Filipino Muslim rebel faction leader falls ill

AP News
Posted: Nov 27, 2011 4:30 AM
Filipino Muslim rebel faction leader falls ill

A hard-line leader of a breakaway Muslim rebel faction who has been linked to al-Qaida-affiliated militants has fallen ill, raising doubts about the future of his 200-strong armed group in the southern Philippines, military officials and former comrades said Sunday.

Ameril Umbra Kato, thought to be in his 60s, fell unconscious for about two minutes last week while taking a break from a long hike near his jungle stronghold in Maguindanao province, said Abu Misri Mammah, a spokesman for Kato's group, the Bangsamoro Islamic Freedom Movement.

Kato regained consciousness, was taken to a doctor and has now recovered, but has not been seen by his men since he fell ill, Mammah told The Associated Press.

Military officials and the Moro Islamic Liberation Front, the country's largest Muslim rebel group, said they separately received information that Kato suffered a stroke, leaving him partially paralyzed. There also have been reports that Kato has died, but they said this could not be verified.

Regional military spokesman Col. Leopoldo Galon said Kato's group has no other known strong leader and may weaken and split if he can no longer effectively lead it. Moro Islamic Liberation Front spokesman Von Al Haq said some of Kato's men may return to the Moro group.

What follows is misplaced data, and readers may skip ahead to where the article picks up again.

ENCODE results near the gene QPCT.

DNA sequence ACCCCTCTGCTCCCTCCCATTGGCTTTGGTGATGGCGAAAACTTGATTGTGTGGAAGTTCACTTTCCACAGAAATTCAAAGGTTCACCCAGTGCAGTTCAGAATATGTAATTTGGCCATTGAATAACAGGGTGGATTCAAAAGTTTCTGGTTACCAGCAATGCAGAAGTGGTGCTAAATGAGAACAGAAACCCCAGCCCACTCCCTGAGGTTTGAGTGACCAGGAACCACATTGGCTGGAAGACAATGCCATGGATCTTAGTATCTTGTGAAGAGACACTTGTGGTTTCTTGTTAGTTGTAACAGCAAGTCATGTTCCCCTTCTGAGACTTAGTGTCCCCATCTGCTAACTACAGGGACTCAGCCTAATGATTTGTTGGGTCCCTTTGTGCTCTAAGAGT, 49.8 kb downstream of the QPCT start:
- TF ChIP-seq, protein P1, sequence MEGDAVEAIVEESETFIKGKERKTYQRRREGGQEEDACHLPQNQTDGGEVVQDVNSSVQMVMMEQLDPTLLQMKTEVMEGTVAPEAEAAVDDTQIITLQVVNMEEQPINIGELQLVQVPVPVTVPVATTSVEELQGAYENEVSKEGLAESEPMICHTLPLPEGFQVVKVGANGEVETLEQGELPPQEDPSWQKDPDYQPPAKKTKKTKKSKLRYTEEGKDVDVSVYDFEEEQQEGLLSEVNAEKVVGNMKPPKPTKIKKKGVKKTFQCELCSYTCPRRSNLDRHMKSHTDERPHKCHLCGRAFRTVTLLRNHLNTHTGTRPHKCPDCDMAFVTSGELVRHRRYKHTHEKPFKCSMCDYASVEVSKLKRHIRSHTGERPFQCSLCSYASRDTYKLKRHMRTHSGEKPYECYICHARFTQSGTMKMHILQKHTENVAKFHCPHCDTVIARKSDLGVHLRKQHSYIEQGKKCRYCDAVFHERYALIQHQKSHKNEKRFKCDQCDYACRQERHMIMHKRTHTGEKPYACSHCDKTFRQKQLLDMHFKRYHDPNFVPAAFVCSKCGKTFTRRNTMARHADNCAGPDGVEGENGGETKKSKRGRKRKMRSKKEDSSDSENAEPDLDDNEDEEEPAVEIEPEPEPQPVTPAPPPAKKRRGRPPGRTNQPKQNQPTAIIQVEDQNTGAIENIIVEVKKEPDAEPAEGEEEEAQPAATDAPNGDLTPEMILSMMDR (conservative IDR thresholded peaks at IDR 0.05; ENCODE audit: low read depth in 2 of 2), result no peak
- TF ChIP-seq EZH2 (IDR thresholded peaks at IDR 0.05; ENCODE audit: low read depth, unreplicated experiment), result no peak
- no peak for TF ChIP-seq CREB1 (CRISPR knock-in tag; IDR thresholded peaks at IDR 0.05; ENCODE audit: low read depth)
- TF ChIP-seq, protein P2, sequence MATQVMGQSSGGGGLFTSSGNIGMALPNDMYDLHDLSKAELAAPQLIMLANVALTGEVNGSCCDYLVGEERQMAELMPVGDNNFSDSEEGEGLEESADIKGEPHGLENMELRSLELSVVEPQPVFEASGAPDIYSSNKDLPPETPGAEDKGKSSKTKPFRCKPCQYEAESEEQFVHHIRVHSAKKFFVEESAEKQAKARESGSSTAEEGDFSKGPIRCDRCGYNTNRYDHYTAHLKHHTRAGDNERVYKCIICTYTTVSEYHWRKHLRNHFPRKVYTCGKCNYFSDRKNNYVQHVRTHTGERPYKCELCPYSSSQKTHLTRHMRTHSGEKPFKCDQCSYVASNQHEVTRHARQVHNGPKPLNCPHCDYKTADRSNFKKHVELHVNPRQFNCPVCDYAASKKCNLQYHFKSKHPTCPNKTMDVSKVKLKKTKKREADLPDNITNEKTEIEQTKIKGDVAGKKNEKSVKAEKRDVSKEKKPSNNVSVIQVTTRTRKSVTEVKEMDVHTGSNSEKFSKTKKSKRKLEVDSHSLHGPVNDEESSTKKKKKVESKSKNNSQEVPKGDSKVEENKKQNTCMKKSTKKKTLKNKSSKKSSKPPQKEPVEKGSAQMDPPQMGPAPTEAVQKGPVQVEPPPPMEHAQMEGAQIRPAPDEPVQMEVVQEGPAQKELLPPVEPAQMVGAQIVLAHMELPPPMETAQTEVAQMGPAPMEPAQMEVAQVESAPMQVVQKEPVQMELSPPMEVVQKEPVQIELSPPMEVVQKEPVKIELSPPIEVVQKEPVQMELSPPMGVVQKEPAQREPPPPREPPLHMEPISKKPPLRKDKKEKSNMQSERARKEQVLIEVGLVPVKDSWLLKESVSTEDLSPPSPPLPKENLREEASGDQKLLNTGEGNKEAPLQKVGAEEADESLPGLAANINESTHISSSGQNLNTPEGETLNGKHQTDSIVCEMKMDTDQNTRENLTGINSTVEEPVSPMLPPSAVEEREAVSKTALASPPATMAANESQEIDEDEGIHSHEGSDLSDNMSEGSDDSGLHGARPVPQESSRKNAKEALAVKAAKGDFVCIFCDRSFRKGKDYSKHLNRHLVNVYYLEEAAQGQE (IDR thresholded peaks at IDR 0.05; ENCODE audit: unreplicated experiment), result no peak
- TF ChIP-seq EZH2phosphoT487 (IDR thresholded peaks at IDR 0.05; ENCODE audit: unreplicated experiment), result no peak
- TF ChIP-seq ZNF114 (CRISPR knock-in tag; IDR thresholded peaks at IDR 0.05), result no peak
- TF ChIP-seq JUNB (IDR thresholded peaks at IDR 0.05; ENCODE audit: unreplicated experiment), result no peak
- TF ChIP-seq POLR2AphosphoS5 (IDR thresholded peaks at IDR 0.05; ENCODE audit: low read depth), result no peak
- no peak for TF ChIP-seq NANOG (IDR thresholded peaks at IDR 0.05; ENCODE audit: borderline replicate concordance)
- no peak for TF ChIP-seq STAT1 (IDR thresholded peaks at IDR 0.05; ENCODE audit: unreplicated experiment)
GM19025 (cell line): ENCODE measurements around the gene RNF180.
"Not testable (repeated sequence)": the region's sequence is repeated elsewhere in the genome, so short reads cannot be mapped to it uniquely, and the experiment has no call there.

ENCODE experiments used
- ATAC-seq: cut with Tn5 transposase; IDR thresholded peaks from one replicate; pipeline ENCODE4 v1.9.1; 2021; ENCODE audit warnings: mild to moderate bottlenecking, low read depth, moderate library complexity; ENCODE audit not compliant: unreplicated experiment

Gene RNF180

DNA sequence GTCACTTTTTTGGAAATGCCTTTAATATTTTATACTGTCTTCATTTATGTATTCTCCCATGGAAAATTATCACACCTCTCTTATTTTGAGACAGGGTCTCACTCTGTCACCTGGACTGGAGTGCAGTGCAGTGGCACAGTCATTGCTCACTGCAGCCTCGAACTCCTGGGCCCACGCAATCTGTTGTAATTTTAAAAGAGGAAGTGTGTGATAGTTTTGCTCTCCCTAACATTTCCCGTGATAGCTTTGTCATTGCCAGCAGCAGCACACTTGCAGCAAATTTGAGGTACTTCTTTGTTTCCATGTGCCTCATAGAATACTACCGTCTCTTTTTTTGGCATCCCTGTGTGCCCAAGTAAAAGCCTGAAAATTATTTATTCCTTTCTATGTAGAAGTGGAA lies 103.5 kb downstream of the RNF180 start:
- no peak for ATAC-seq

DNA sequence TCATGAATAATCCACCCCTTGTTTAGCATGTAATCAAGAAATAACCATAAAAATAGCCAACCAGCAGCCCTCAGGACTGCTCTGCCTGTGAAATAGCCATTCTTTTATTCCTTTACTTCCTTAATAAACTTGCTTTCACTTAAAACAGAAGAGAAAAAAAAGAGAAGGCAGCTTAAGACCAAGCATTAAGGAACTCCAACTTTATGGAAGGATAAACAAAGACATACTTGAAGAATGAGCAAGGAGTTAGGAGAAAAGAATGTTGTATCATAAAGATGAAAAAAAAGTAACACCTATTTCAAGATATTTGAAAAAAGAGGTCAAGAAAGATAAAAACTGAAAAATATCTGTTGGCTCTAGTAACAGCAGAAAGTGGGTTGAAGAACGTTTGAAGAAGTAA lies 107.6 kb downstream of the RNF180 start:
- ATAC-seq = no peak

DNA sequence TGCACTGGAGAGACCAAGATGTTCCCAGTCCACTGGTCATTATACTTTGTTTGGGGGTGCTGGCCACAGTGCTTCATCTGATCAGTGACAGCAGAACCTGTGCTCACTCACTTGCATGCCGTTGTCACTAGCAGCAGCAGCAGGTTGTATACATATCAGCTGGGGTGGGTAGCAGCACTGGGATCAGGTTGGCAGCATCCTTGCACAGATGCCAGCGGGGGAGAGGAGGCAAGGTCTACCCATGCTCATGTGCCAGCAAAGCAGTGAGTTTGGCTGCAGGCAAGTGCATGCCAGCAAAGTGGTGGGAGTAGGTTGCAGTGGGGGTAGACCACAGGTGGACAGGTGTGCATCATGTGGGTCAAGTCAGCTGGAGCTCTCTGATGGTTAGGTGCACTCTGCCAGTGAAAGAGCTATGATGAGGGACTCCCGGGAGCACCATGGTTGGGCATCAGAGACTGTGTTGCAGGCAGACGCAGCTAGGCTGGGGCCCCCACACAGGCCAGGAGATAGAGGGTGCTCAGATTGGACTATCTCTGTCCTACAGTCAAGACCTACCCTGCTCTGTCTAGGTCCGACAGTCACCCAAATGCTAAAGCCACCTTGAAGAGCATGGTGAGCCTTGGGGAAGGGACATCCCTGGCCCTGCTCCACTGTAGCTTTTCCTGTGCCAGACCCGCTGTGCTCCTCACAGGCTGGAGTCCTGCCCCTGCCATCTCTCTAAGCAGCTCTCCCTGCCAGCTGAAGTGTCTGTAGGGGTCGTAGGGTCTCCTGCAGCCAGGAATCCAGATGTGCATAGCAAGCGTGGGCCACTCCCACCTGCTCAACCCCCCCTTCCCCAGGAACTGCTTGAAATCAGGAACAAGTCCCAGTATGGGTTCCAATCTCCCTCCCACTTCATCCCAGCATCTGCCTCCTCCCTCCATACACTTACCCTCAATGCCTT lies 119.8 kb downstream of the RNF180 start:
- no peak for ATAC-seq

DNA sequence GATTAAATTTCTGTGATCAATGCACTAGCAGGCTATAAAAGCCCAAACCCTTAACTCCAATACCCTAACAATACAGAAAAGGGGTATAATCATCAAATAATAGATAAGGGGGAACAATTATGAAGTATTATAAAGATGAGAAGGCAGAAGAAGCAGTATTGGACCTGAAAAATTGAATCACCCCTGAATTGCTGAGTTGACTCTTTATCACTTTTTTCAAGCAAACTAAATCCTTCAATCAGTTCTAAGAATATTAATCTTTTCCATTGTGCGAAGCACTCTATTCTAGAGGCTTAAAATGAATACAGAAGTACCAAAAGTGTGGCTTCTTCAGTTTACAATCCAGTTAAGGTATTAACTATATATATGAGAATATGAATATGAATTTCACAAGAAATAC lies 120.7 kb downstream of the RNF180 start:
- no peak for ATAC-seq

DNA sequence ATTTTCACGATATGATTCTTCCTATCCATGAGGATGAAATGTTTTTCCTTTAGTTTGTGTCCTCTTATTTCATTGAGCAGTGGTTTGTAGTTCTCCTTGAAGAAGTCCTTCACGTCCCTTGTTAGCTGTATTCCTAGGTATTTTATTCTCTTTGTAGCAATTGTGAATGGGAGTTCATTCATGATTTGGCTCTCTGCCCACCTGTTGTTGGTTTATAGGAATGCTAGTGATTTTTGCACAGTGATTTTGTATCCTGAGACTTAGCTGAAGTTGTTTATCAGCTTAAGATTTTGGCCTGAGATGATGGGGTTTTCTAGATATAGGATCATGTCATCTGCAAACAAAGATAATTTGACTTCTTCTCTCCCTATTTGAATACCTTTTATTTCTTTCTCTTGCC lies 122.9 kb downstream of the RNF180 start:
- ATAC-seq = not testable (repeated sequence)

Kato and about 200 armed followers broke off from the Moro group this year, saying that peace talks with the government have gone nowhere. Kato said his group would continue to fight for an independent homeland for minority Muslims in the south.

He also accused his former comrades of involvement in kidnappings for ransom and other crimes. The rebels deny his allegations.

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Kato and two other rebel commanders are wanted by Philippine authorities for leading deadly attacks against Christian communities after the main Moro group's peace talks with the government collapsed in 2008. Members of the main Moro group have said they would take action against Kato and his forces if he tries to disrupt their peace negotiations with the government, which have since restarted.

Philippine security officials say Kato has provided refuge in the past to Indonesian militants from the al-Qaida-linked Southeast Asian terrorist group Jemaah Islamiyah, as well as to a number of Filipino terror bombing suspects.